|It was just so young and innocent|
I bought a Eureka lemon tree in autumn 2007, soon after we moved in - it was on special for $23 at Bunnings, and for that price, it was a very lucky thing I didn't end up with a small orchard. I also picked up a pot slightly larger than the root-ball, figuring that it wouldn't be long before I'd have it in the ground and everyone would be happy. Little did I realise that it would be over three years before it would move out of that pot. Lesson one: Never buy a tree you don't already have a hole for.
|Oh so close to the ground, but still in the pot|
|In the ground, finally (August 2010)|
|Doesn't look espaliered, does it? (October 2012)|
In August 2010, the lemon finally made the ground, in a place I never would have imagined three years earlier. I planted it in a recently made garden bed against the eastern fence - which was built over the top of a water easement. The soil is relatively shallow, but that's perfect for shallow-rooted citrus. My plan was to espalier it along the fence to wisely use the space in this walk-through garden bed.
I don't know where the time has gone, but I noticed last week that two years had passed - and this sad old lemon was still sitting there against the fence waiting for some form. Weighted down with fruit again, and growing wild and barely stronger than the day I'd bought it, something had to be done to give this poor bastard the shot at life it'd never had.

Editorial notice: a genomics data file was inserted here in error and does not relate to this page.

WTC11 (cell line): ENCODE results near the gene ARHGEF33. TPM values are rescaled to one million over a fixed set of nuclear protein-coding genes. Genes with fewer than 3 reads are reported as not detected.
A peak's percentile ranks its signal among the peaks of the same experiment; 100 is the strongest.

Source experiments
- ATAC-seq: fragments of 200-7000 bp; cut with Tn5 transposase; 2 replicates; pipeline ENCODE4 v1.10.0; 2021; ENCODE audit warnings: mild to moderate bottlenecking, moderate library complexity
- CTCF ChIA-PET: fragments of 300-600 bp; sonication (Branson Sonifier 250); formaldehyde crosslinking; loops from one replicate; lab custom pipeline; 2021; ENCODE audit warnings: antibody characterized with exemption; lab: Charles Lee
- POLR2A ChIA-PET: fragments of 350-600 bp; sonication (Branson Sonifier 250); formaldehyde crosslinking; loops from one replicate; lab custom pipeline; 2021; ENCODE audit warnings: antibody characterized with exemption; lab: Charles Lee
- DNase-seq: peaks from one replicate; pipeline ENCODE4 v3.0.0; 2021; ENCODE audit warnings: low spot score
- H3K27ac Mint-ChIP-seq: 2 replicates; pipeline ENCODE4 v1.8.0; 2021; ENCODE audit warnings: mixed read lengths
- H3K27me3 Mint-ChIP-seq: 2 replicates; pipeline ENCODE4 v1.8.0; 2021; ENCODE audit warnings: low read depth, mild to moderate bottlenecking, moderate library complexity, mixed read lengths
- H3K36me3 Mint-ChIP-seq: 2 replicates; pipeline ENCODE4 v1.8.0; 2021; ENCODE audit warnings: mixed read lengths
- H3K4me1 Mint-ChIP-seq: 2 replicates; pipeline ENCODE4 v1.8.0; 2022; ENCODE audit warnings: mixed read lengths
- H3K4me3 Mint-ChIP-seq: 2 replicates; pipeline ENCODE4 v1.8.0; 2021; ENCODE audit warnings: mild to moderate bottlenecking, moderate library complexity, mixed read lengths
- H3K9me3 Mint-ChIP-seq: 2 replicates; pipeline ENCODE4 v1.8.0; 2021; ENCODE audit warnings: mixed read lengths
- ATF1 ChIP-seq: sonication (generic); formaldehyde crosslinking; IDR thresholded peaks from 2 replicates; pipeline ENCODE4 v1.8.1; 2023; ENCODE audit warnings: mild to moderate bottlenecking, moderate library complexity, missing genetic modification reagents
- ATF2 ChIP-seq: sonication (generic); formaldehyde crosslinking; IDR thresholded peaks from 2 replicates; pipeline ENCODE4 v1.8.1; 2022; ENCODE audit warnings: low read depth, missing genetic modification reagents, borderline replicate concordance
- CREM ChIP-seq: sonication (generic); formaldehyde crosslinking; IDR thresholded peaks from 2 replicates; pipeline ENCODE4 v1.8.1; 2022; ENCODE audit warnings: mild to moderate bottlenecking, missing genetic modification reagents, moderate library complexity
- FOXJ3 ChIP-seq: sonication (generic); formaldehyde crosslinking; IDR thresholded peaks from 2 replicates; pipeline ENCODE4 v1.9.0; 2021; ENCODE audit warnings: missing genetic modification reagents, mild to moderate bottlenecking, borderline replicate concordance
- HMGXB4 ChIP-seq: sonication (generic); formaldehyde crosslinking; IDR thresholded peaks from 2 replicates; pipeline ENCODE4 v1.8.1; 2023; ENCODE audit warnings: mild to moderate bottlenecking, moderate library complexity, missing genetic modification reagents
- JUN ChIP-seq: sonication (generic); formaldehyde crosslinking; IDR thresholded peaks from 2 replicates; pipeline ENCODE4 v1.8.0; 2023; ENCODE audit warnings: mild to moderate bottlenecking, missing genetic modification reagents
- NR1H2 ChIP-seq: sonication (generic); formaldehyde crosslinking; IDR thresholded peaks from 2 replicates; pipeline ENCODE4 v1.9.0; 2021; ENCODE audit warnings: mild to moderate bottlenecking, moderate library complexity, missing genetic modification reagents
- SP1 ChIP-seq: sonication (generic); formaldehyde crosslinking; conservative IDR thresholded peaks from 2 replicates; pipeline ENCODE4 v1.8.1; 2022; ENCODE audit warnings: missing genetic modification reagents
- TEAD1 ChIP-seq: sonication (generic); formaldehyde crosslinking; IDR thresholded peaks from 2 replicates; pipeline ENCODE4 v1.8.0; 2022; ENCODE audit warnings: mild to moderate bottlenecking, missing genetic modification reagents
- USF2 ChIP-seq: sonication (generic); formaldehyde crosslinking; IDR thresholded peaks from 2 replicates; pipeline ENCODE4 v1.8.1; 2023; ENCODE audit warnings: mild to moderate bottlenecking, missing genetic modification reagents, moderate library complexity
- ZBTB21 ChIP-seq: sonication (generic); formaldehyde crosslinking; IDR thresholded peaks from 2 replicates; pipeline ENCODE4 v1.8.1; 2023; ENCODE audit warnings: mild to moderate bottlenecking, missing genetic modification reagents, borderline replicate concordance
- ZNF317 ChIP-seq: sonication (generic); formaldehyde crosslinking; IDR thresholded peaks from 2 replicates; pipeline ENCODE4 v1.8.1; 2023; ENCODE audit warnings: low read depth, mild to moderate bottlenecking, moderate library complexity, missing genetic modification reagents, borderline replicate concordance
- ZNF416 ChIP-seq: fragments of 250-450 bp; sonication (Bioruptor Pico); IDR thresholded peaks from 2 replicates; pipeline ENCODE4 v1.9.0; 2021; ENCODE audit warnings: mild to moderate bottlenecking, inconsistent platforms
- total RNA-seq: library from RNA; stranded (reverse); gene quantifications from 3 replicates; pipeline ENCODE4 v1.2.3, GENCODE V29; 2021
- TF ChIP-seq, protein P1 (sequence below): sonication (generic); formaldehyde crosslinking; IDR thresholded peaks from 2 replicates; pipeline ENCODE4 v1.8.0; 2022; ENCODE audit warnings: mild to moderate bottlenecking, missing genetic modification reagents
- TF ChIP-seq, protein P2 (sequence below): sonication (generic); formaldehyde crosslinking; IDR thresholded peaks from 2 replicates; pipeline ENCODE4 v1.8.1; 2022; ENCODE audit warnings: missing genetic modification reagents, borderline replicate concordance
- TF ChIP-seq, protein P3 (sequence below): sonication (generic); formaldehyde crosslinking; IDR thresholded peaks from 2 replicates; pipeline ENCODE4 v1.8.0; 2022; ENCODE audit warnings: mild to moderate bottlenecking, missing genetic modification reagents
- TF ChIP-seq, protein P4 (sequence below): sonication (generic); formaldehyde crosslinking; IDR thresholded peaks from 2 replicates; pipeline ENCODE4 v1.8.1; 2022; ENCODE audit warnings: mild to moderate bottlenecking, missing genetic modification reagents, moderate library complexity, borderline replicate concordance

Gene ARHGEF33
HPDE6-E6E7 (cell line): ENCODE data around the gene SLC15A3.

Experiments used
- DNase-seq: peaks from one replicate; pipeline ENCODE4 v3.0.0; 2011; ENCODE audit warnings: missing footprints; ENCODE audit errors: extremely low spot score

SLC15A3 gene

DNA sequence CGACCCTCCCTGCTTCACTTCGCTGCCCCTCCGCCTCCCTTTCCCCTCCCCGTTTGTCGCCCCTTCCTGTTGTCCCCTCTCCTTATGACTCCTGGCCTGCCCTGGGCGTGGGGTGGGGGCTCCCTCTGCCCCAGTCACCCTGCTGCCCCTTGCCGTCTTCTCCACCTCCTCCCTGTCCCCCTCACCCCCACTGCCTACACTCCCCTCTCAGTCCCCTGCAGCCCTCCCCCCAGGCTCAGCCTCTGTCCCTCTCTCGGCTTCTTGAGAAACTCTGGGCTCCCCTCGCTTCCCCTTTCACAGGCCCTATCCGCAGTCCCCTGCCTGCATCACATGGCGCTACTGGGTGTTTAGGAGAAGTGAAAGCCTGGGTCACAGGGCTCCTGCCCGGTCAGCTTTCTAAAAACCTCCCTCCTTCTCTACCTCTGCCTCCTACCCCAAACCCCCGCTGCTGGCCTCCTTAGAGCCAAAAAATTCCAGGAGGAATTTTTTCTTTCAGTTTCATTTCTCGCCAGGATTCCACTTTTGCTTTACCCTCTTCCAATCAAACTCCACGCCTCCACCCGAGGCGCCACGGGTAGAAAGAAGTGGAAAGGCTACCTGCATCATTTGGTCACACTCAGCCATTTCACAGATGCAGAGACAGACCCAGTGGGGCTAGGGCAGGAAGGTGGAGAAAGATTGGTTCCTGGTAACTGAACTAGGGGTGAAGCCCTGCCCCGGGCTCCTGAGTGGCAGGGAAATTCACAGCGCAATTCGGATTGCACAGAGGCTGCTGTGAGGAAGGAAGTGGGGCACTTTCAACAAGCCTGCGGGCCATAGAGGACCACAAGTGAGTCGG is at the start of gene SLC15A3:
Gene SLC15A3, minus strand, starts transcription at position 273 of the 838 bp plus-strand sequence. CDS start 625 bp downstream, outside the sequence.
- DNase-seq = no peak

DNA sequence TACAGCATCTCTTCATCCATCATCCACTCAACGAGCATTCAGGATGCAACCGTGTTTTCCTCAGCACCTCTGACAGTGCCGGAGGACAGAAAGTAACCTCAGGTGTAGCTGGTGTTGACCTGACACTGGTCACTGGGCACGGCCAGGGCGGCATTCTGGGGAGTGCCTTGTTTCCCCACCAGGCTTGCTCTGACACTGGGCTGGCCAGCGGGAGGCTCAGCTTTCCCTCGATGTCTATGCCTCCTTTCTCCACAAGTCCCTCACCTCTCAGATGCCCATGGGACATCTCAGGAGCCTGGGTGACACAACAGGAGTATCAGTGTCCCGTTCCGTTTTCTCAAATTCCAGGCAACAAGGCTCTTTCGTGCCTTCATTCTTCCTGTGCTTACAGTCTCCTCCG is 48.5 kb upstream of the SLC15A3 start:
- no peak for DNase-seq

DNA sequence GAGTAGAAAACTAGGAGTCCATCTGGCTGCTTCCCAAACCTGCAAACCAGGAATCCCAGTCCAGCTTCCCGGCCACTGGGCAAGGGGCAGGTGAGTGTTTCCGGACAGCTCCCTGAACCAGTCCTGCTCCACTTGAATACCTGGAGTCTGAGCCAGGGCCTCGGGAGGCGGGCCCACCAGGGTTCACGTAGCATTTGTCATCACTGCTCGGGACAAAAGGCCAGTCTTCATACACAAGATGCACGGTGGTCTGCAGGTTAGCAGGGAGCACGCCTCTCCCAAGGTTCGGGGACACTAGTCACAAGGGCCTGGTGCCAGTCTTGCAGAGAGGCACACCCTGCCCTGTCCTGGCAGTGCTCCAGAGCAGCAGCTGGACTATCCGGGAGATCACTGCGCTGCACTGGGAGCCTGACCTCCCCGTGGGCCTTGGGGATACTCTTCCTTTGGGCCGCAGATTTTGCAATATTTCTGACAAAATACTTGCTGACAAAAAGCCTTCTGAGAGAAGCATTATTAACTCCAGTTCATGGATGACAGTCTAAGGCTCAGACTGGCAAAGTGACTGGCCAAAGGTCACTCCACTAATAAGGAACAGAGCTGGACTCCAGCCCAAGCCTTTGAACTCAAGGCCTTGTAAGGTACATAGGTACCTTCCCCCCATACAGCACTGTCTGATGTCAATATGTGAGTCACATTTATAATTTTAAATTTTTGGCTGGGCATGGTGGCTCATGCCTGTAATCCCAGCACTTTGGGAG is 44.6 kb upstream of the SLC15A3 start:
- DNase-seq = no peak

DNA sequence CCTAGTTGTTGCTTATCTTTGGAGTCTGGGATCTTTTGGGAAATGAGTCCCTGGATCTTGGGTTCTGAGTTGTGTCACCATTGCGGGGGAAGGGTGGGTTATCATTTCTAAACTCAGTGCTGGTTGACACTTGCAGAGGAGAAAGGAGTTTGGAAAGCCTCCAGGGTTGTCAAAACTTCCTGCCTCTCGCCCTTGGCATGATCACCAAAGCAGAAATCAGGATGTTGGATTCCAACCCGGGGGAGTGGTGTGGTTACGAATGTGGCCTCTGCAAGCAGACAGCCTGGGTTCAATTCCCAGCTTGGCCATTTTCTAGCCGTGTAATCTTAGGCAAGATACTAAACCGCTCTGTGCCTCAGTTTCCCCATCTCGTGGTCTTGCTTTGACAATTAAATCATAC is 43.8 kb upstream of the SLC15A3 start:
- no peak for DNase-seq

I removed all the oddly-formed lemons, then went to work building a simple frame out of a variety of garden stakes I had lying around. I then gently pulled the four healthiest looking, green wood against the horizontal stakes, and tied them down (I use Velcro strips in the garden these days for tie-downs - they're easily moveable and re-usable). Every other branch that didn't conform to the shape got the chop. Spring isn't necessarily the best time to be pruning citrus, but there's no time like the present for work this far overdue.
And maybe most surprisingly, the last thing I did was remove all the spring flowers. Because for all the pain I'd caused this tree over the years, we really don't go through that many lemons. I think I'll survive without for a few seasons.